Spectroscopic and Thermodynamic Characterization of the E151D and E151A Altered Leucine Aminopeptidases from Aeromonas proteolytica

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Format of Original

7 p.

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American Chemical Society

Source Publication

Inorganic Chemistry

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Original Item ID

doi: 10.1021/ic051034g


Previous kinetic characterization of the glutamate 151 (E151)-substituted forms of the leucine aminopeptidase from Aeromonas proteolytica (Vibrio proteolyticus; AAP) has provided critical evidence that this residue functions as the general acid/base. The close proximity of similar glutamate residues to the bridging water/hydroxide of the dinuclear active sites of metalloenzymes (2.80 and 3.94 Å in carboxypeptidase G2 and 3.30 and 3.63 Å in AAP), suggests it may also be involved in stabilizing the active-site metal ions. Therefore, the structural perturbations of the dinuclear active site of AAP were examined for two E151-substituted forms, namely E151D-AAP and E151A-AAP, by UV−vis and electron paramagnetic resonance (EPR) spectroscopy. UV−vis spectroscopy of Co(II)-substituted E151A-AAP did not reveal any significant changes in the electronic absorption spectra. However UV−vis spectra of mono- and dicobalt(II) E151D-AAP exhibited a lower molecular absorptivity compared to AAP (23 and 43 M-1 cm-1 vs. 56 and 109 M-1 cm-1 for E151D-AAP and AAP, respectively) suggesting both Co(II) ions reside in distorted octahedral coordination geometry in E151D-AAP. EPR spectra of [Co_(E151D-AAP)], [ZnCo(E151D-AAP)], and [(CoCo(E151D-AAP)] were identical, with g = 2.35, g = 2.19, and E/D = 0.19, similar to [CoCo(AAP)]. On the other hand, the EPR spectrum of [Co_(E151A-AAP)] was best simulated assuming the presence of two species with (i) gx,y = 2.509, gz = 2.19, E/D = 0.19, A = 0.0069 cm-1 and (ii) gx,y = 2.565, gz = 2.19, E/D = 0.20, A = 0.0082 cm-1 indicative of a five- or six-coordinate species. Isothermal titration calorimetry experiments revealed a large decrease in Zn(II) affinities, with Kd values elevated by factors of ∼850 and ∼24 000 for the first metal binding events of E151D- and E151A-AAP, respectively. The combination of these data indicates that E151 serves to stabilize the dinuclear active site of AAP.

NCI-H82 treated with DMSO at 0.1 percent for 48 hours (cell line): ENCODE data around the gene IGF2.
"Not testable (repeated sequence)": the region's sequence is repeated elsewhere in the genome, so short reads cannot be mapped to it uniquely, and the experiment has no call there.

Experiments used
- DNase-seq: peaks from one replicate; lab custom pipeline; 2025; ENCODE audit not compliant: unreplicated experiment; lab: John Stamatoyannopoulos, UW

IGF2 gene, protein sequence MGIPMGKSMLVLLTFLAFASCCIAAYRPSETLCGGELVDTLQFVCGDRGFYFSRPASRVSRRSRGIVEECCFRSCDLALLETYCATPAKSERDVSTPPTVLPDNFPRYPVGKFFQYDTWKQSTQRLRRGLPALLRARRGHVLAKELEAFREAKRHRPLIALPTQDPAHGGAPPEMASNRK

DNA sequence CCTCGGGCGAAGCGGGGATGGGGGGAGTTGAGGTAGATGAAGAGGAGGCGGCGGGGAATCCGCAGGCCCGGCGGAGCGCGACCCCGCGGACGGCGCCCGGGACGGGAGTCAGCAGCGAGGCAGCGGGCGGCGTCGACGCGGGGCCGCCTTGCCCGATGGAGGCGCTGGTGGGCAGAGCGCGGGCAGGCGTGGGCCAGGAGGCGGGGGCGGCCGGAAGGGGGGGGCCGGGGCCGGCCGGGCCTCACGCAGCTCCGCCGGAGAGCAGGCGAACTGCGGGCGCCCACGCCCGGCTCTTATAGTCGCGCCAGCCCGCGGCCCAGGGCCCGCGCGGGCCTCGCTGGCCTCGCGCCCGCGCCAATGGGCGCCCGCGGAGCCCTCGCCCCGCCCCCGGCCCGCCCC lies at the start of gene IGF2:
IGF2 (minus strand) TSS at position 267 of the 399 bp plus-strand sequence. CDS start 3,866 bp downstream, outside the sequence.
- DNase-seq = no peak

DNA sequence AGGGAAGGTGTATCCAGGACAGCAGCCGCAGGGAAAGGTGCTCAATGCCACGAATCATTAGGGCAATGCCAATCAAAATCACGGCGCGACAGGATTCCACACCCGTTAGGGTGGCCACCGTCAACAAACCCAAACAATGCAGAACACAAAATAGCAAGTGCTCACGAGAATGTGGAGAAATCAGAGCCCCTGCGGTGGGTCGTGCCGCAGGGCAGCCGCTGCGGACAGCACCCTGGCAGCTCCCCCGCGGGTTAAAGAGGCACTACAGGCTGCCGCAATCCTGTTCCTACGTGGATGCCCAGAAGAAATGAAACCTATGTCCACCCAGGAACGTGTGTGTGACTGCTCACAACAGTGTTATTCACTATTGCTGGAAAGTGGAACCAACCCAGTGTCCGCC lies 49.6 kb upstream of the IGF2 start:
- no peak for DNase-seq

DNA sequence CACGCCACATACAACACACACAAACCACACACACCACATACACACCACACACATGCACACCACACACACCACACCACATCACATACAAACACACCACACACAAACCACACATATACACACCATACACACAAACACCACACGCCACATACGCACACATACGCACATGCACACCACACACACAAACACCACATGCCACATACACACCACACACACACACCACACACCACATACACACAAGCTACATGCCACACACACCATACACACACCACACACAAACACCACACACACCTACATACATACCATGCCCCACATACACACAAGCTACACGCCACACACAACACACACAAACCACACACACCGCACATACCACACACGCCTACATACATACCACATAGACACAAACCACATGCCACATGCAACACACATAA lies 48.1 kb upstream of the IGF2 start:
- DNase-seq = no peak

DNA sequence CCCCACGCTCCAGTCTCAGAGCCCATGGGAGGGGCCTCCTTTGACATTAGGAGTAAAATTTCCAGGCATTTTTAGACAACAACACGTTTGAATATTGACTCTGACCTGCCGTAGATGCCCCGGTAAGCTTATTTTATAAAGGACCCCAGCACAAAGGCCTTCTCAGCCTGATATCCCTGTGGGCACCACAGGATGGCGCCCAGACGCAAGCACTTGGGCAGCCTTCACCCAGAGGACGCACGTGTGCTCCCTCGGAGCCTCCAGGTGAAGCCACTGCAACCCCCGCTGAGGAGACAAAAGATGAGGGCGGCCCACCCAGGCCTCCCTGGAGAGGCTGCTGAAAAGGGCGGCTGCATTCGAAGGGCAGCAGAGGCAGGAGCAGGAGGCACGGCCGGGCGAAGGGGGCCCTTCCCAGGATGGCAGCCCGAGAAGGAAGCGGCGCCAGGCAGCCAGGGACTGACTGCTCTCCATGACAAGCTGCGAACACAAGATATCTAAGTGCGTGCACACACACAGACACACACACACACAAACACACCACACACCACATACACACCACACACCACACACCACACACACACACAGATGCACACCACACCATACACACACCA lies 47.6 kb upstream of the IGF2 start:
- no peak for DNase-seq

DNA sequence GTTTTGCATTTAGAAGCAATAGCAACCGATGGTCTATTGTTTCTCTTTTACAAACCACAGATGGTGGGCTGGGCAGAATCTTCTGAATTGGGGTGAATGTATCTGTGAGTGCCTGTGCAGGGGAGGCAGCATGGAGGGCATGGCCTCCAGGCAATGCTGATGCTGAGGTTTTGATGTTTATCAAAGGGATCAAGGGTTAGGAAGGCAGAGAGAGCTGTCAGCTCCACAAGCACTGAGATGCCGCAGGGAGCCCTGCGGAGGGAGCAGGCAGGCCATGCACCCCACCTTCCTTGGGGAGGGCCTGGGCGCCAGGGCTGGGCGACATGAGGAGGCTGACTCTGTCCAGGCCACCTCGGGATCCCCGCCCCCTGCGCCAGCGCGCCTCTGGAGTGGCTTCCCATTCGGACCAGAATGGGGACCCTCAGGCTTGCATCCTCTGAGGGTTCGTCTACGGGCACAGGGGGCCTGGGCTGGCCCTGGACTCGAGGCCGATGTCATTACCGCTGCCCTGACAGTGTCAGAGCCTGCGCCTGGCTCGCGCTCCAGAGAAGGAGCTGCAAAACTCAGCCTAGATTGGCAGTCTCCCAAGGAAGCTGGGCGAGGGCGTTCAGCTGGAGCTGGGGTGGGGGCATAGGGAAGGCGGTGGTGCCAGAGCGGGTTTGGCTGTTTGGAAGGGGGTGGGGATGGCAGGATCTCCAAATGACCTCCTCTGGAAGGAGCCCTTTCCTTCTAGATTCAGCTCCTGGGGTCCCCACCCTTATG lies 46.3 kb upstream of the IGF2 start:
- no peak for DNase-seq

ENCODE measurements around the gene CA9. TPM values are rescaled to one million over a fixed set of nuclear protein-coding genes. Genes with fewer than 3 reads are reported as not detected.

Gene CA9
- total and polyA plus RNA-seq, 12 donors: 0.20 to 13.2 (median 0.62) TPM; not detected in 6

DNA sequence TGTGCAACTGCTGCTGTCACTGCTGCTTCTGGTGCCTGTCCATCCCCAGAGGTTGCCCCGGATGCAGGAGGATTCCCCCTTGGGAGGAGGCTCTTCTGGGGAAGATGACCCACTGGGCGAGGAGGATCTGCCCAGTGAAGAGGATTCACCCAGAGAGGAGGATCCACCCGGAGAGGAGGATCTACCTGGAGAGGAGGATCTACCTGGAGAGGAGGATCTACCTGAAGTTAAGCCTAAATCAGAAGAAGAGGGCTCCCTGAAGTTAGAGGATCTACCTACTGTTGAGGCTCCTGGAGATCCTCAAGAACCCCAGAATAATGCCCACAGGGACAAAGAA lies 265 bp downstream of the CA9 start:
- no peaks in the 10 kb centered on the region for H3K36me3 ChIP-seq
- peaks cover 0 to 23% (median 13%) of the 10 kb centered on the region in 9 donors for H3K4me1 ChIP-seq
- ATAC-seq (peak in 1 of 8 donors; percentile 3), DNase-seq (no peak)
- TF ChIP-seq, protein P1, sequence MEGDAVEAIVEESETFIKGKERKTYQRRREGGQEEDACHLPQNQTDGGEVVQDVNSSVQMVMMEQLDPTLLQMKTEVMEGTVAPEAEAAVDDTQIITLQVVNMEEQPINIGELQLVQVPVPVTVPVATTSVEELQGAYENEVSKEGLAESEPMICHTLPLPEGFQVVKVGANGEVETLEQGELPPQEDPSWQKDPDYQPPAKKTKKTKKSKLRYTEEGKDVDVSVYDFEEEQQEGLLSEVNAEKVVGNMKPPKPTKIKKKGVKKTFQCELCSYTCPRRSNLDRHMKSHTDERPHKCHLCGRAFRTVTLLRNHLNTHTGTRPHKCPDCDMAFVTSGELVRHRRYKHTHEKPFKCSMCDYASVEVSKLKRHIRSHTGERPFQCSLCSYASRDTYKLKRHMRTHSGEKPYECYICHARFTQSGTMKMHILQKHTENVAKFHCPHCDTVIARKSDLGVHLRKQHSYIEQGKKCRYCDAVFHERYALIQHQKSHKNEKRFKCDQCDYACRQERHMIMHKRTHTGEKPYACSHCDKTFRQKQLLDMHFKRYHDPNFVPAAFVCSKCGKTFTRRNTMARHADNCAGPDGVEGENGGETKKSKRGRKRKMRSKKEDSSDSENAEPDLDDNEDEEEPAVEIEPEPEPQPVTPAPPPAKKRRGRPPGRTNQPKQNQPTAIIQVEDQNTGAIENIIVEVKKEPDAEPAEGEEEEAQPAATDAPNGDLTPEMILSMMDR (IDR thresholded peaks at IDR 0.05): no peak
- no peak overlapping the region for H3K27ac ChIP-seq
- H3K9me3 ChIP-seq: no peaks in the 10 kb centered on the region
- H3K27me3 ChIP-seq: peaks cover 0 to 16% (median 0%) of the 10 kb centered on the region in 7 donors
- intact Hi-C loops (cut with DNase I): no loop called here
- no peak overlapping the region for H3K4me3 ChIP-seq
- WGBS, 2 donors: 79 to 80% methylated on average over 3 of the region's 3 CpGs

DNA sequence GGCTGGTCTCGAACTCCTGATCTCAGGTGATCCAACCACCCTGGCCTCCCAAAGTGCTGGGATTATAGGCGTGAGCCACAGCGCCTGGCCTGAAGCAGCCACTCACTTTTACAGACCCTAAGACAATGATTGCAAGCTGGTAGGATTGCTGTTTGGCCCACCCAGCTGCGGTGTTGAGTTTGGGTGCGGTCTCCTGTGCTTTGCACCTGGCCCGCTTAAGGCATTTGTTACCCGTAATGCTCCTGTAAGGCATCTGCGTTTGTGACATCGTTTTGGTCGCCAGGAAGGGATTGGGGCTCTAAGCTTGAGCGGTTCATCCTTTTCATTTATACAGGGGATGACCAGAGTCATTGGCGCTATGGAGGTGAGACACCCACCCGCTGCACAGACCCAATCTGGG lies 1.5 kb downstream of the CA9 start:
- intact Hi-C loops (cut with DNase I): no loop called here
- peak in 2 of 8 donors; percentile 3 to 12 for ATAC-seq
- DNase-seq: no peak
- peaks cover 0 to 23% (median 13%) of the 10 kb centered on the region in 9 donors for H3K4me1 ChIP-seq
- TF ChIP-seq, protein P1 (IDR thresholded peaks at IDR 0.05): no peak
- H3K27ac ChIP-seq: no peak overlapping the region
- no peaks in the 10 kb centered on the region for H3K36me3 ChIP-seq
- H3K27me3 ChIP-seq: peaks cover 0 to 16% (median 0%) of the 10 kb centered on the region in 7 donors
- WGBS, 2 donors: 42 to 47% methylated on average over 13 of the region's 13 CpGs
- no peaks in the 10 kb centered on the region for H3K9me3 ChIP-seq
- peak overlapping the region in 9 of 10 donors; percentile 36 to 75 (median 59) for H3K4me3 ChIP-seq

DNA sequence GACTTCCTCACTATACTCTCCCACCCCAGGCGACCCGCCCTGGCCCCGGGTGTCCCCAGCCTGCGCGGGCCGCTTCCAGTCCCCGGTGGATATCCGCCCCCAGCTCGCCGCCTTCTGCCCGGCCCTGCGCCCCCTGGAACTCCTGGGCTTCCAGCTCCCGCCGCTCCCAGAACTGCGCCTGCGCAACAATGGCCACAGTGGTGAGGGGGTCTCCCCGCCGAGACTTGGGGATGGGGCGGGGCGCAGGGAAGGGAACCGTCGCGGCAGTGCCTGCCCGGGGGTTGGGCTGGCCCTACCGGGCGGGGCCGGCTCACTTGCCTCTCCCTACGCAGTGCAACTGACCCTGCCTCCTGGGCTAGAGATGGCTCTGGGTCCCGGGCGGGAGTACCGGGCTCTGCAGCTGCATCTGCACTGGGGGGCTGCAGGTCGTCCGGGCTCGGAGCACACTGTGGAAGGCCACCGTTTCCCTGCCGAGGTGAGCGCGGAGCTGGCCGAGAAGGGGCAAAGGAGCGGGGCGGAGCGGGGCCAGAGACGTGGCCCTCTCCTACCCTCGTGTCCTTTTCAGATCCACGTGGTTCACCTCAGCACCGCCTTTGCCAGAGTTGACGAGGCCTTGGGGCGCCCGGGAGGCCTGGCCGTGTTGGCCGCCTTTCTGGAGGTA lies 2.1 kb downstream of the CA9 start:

Inorganic Chemistry, Vol. 44, No.23 (November 2005): 8574-8580. DOI.

Brian Bennett was affiliated with Medical College of Wisconsin at the time of publication.

Richard Holz was affiliated with Utah State University at the time of publication.